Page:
email is human readable - aloud.

Posted by: bud at January 19, 2006 04:57 PM

If you click on the first mention of the Blueback's name in the article (and here, too), the link will take you to the OMSI/Blueback website.

Posted by: Mike at January 19, 2006 05:38 PM


I am a German and I think you just don't know anything about Germany. We aren't proud about our past, but we are the second generation after the Nazis and we now think very different. We are members in the NATO, the UNO and other peace keeping organisations.

You should better inform yourself before telling this stuff about us.

Posted by: Stefanie at January 24, 2006 09:49 AM

Stefanie, I'm not sure that Mr. Lief is saying that Germany is actively planning the sinking of U.S. aircraft carriers, so much as that the Germans are still very much in the game of submarine design and construction. Your country seems to still be developing world-class technology.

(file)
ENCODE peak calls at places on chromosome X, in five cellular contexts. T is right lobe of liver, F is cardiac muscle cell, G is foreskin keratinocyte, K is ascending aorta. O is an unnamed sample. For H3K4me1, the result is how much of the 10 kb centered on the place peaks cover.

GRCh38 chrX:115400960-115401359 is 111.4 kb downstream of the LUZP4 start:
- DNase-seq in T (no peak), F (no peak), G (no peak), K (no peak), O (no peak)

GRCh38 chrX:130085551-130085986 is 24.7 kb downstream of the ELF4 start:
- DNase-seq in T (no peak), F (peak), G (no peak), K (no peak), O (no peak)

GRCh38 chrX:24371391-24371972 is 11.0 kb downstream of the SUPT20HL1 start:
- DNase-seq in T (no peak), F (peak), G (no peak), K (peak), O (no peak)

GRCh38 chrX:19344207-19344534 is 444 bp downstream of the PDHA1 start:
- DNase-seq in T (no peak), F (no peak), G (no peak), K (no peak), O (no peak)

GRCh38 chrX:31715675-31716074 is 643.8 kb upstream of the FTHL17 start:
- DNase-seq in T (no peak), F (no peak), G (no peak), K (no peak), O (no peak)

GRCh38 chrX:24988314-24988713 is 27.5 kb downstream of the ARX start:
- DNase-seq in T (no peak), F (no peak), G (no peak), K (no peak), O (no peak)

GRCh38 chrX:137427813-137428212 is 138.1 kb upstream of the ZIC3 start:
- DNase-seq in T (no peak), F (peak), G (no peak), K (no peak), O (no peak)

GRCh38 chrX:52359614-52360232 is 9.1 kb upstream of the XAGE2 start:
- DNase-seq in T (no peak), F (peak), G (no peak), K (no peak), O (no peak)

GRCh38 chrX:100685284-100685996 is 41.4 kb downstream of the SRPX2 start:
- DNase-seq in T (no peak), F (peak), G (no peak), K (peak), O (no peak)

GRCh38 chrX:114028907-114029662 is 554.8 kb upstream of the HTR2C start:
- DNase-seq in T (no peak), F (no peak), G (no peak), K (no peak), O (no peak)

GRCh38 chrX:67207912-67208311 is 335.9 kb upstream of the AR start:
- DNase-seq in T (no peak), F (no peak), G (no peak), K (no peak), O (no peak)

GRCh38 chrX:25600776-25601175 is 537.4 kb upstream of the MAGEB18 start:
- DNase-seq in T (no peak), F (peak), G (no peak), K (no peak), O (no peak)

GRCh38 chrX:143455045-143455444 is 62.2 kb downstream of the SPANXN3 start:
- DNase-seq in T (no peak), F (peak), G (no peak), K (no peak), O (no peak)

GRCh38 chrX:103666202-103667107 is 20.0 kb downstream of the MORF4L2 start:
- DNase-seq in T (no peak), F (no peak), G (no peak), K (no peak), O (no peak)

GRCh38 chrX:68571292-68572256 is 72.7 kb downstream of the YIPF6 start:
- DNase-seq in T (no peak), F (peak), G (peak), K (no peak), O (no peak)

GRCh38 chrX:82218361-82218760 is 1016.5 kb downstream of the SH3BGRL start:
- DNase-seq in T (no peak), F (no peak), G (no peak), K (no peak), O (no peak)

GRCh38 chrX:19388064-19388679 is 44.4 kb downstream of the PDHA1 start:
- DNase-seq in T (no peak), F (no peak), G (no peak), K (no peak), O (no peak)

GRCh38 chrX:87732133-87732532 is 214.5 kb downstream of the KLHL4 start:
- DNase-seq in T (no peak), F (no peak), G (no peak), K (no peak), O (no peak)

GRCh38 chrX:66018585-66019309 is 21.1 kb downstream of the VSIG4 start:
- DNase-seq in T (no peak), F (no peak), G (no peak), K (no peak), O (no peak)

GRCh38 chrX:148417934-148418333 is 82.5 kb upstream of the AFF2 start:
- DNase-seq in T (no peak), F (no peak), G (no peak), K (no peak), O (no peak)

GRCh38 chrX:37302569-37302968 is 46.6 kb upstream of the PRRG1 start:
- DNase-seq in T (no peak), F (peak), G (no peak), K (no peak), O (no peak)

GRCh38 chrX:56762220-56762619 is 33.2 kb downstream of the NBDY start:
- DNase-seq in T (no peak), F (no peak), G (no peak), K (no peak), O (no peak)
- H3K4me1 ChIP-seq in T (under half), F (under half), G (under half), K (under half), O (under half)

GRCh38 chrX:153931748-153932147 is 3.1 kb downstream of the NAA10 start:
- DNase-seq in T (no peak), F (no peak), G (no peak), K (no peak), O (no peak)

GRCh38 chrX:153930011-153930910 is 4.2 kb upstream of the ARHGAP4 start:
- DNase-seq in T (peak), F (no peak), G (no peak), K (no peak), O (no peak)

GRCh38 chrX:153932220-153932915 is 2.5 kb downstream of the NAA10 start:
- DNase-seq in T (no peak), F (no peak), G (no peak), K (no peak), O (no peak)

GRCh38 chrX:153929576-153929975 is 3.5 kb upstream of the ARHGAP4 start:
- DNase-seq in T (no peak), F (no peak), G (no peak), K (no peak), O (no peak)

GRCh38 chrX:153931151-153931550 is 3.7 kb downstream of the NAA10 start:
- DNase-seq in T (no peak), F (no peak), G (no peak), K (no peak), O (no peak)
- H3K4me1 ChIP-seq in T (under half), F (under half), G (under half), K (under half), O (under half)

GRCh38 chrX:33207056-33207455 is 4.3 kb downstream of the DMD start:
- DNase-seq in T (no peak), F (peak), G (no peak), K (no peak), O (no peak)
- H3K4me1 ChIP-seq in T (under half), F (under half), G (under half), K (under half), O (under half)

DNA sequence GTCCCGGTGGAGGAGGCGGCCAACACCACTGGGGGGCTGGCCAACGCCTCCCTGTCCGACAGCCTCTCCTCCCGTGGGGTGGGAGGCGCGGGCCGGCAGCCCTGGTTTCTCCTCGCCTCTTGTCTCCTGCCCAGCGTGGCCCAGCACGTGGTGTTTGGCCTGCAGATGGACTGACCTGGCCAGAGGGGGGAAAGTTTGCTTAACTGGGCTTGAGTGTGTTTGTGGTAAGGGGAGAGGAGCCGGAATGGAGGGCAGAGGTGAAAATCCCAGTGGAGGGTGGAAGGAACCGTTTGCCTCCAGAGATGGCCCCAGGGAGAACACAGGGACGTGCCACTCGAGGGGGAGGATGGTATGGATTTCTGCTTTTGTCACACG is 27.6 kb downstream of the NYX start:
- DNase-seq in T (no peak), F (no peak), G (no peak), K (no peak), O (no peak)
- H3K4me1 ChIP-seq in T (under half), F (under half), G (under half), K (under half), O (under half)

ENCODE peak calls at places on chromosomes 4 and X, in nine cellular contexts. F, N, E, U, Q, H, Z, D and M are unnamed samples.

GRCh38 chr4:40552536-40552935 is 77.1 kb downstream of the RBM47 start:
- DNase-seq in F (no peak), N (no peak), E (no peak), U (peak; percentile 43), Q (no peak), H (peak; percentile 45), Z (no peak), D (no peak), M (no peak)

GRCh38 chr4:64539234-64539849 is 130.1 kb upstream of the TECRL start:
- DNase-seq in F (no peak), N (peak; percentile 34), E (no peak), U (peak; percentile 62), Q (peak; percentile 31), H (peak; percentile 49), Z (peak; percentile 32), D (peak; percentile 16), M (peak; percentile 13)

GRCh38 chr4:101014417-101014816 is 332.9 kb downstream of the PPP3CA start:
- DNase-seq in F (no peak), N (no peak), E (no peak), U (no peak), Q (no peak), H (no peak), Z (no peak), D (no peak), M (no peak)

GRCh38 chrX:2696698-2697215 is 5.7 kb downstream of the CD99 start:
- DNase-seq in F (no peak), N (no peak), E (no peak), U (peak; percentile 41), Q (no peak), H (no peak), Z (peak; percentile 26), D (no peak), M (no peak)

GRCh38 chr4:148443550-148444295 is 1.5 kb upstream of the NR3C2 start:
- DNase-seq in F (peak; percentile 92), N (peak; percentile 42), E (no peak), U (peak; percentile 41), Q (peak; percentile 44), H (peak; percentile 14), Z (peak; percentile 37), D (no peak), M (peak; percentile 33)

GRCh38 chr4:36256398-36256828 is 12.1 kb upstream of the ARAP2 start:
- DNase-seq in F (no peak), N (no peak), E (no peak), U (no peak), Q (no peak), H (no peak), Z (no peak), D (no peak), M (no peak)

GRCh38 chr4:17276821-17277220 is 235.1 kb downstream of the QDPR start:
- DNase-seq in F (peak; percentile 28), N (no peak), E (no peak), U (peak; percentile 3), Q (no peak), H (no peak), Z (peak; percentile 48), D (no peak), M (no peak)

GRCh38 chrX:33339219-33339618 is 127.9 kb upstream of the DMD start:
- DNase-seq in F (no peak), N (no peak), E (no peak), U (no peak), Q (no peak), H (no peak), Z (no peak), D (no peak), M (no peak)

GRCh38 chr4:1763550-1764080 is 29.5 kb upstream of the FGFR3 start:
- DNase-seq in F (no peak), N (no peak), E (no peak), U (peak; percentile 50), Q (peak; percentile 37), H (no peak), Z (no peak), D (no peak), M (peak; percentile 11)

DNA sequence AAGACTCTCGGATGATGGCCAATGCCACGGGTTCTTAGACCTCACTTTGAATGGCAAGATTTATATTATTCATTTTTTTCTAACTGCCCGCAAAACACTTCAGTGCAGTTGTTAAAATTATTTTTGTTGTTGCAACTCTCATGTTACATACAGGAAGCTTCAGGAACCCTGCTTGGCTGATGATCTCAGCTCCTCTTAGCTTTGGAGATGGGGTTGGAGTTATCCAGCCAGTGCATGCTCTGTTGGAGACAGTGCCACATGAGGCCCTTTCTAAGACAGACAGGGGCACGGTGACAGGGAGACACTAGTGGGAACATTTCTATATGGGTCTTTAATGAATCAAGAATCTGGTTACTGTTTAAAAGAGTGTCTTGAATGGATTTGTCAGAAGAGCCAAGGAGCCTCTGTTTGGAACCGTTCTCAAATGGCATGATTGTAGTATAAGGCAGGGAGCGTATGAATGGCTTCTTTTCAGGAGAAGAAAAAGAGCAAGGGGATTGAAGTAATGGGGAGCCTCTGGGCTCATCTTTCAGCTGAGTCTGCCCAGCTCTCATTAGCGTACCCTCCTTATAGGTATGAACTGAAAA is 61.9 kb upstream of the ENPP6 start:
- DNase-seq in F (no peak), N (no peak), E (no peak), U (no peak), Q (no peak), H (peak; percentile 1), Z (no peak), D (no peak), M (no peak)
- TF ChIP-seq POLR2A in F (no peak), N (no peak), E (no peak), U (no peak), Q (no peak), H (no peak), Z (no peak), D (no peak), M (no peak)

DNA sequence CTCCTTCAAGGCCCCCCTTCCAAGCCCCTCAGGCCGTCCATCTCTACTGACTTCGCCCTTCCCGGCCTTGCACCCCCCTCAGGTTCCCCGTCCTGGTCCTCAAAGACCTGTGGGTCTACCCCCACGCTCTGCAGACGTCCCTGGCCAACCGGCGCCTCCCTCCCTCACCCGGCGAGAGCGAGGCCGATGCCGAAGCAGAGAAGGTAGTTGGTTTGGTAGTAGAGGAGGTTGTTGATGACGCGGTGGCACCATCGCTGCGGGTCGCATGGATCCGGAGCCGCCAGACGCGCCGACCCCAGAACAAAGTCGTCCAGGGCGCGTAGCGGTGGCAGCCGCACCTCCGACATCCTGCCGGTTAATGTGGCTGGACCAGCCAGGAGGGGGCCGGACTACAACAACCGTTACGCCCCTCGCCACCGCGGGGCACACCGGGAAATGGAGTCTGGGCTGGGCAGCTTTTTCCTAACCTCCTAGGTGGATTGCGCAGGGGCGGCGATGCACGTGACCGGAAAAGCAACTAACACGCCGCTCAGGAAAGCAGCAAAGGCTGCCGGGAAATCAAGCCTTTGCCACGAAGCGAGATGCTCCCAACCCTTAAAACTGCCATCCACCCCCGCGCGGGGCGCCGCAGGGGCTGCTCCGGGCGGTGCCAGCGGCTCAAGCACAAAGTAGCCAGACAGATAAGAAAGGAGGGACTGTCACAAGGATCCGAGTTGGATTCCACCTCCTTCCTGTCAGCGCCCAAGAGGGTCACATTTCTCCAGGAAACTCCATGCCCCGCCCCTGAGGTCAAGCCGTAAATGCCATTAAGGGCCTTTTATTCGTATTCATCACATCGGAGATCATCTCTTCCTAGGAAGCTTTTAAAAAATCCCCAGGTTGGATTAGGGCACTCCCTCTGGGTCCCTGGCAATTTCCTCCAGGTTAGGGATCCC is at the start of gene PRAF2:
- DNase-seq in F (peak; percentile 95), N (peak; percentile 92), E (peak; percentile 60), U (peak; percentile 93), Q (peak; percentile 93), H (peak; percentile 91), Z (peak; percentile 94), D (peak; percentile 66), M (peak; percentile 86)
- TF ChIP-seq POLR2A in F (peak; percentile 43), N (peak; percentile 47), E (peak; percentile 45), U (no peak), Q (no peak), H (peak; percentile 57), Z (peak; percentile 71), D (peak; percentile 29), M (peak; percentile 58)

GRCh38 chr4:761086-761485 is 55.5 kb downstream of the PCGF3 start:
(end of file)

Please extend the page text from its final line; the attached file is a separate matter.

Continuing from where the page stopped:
What our Navy ought to be worried about is whether weapons systems which might theoretically pose a threat to our forces wind up in the hands of enemies of the United States.

I have no reason to think that Germany will sell examples of the 212A class to nations of concern, but our admirals would be derelict in their duty to not at least contemplate the mere possibility -- to worry about it, in other words.

If it means anything coming from a stranger commenting on a blog post, I don't believe in visiting the sins of the fathers upon the sons myself, and that dredging up history for which the generation born after the war holds no responsibility is silly.

I hope it's not patronizing to say, your English is sehr gut.

Posted by: Mike James at January 24, 2006 04:41 PM

Mike James --

No need to be unsure; I am most definitely not saying that I believe the Germans are planning to use the U-212 Class against us.

You nailed it when you wrote that the admirals need to concern themselves with sales of this impressive weapons system to third parties, for the Germans (and the Dutch) need to sell ships on the international market to subsidize their shipbuilding industries.